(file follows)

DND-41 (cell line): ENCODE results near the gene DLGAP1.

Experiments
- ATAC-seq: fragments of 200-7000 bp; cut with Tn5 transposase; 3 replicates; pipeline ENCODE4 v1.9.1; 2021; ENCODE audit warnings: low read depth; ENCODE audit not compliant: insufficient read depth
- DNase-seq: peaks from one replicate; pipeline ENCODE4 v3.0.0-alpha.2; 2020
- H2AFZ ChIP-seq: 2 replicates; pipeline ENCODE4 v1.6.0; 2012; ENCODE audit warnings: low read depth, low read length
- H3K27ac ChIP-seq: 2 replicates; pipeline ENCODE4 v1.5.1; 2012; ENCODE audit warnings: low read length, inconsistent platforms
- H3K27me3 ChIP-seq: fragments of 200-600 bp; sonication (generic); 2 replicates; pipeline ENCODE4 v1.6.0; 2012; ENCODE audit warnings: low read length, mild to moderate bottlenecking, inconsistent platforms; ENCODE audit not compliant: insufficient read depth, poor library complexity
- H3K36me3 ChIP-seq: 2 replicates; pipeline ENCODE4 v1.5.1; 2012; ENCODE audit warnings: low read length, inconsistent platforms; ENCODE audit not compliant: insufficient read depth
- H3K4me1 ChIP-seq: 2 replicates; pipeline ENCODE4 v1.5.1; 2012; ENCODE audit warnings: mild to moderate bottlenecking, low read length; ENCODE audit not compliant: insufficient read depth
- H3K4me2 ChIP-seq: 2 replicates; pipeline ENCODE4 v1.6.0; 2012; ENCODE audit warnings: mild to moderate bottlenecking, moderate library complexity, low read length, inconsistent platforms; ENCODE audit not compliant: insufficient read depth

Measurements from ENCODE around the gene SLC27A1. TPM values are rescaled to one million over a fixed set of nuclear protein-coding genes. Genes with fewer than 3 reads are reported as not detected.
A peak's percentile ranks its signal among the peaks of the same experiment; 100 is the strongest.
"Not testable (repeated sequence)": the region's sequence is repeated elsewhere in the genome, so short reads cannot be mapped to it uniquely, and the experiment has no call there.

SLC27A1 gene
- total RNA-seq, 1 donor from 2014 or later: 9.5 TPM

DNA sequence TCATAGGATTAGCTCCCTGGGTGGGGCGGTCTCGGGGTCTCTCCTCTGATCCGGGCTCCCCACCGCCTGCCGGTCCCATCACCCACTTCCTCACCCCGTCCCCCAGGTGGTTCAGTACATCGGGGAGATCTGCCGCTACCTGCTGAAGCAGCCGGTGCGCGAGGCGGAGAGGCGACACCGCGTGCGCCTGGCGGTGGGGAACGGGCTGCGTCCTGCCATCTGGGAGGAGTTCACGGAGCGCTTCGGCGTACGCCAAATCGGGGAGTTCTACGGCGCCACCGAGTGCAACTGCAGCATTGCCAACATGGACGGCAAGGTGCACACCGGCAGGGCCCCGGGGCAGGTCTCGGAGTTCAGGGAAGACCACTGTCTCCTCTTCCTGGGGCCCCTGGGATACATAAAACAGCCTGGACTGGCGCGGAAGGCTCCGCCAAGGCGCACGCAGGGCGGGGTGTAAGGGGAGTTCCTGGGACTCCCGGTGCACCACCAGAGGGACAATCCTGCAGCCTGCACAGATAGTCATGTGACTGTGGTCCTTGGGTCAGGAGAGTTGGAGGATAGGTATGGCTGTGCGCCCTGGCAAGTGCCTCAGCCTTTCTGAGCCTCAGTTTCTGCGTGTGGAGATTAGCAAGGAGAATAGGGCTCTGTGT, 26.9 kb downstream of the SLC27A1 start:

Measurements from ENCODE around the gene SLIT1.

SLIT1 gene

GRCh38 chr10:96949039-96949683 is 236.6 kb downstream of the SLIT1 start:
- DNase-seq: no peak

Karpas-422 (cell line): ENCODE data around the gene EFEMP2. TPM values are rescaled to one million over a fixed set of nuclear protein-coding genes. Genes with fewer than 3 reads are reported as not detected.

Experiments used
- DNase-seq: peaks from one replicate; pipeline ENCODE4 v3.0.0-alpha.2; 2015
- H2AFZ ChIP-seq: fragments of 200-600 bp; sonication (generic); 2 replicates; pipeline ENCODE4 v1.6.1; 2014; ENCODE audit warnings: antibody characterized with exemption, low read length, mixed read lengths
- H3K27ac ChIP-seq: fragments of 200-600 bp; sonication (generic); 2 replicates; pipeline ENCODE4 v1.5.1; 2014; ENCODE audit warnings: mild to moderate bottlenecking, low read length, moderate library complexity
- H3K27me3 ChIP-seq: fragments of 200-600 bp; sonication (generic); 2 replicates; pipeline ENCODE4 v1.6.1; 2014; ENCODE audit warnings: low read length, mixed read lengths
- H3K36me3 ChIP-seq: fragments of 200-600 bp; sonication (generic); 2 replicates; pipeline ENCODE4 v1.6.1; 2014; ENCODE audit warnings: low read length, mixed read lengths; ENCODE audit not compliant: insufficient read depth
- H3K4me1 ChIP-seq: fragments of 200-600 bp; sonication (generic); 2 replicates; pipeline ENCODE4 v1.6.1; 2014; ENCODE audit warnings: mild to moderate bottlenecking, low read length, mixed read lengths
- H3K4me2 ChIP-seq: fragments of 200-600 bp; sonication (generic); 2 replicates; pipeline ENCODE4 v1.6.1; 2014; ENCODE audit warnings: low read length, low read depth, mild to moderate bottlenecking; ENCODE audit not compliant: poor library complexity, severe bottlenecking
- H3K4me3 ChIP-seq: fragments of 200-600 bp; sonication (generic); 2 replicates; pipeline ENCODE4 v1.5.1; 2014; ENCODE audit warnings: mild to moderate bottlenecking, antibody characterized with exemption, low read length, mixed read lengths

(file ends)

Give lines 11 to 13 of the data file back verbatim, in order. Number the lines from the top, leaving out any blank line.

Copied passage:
Measurements from ENCODE around the gene SLC27A1. TPM values are rescaled to one million over a fixed set of nuclear protein-coding genes. Genes with fewer than 3 reads are reported as not detected.
A peak's percentile ranks its signal among the peaks of the same experiment; 100 is the strongest.
"Not testable (repeated sequence)": the region's sequence is repeated elsewhere in the genome, so short reads cannot be mapped to it uniquely, and the experiment has no call there.